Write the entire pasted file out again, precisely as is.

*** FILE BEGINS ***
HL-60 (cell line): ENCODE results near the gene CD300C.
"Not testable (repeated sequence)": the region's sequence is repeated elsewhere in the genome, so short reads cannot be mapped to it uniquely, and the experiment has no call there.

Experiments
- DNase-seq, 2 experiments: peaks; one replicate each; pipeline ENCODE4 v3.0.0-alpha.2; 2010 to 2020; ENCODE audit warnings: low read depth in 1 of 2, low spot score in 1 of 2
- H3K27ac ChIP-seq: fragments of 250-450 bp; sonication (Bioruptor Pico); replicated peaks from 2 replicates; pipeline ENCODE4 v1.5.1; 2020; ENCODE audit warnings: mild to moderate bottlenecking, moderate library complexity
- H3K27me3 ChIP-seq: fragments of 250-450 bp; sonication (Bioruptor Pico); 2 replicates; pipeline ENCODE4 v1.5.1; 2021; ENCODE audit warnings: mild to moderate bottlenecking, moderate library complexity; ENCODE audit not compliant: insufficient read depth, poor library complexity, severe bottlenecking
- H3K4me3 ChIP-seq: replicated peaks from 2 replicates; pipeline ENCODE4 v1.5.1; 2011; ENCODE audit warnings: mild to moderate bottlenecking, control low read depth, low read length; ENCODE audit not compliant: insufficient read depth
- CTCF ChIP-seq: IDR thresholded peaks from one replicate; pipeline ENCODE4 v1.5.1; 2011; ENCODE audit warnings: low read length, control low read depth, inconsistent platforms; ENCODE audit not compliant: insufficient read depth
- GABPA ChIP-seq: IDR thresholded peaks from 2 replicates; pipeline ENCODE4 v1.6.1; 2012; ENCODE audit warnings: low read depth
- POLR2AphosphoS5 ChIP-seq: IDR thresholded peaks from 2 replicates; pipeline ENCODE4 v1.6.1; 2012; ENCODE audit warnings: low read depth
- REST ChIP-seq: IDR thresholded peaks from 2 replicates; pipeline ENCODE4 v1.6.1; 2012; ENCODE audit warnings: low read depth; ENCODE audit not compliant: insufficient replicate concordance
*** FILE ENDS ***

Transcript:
HL-60 (cell line): ENCODE results near the gene CD300C.
"Not testable (repeated sequence)": the region's sequence is repeated elsewhere in the genome, so short reads cannot be mapped to it uniquely, and the experiment has no call there.

Experiments
- DNase-seq, 2 experiments: peaks; one replicate each; pipeline ENCODE4 v3.0.0-alpha.2; 2010 to 2020; ENCODE audit warnings: low read depth in 1 of 2, low spot score in 1 of 2
- H3K27ac ChIP-seq: fragments of 250-450 bp; sonication (Bioruptor Pico); replicated peaks from 2 replicates; pipeline ENCODE4 v1.5.1; 2020; ENCODE audit warnings: mild to moderate bottlenecking, moderate library complexity
- H3K27me3 ChIP-seq: fragments of 250-450 bp; sonication (Bioruptor Pico); 2 replicates; pipeline ENCODE4 v1.5.1; 2021; ENCODE audit warnings: mild to moderate bottlenecking, moderate library complexity; ENCODE audit not compliant: insufficient read depth, poor library complexity, severe bottlenecking
- H3K4me3 ChIP-seq: replicated peaks from 2 replicates; pipeline ENCODE4 v1.5.1; 2011; ENCODE audit warnings: mild to moderate bottlenecking, control low read depth, low read length; ENCODE audit not compliant: insufficient read depth
- CTCF ChIP-seq: IDR thresholded peaks from one replicate; pipeline ENCODE4 v1.5.1; 2011; ENCODE audit warnings: low read length, control low read depth, inconsistent platforms; ENCODE audit not compliant: insufficient read depth
- GABPA ChIP-seq: IDR thresholded peaks from 2 replicates; pipeline ENCODE4 v1.6.1; 2012; ENCODE audit warnings: low read depth
- POLR2AphosphoS5 ChIP-seq: IDR thresholded peaks from 2 replicates; pipeline ENCODE4 v1.6.1; 2012; ENCODE audit warnings: low read depth
- REST ChIP-seq: IDR thresholded peaks from 2 replicates; pipeline ENCODE4 v1.6.1; 2012; ENCODE audit warnings: low read depth; ENCODE audit not compliant: insufficient replicate concordance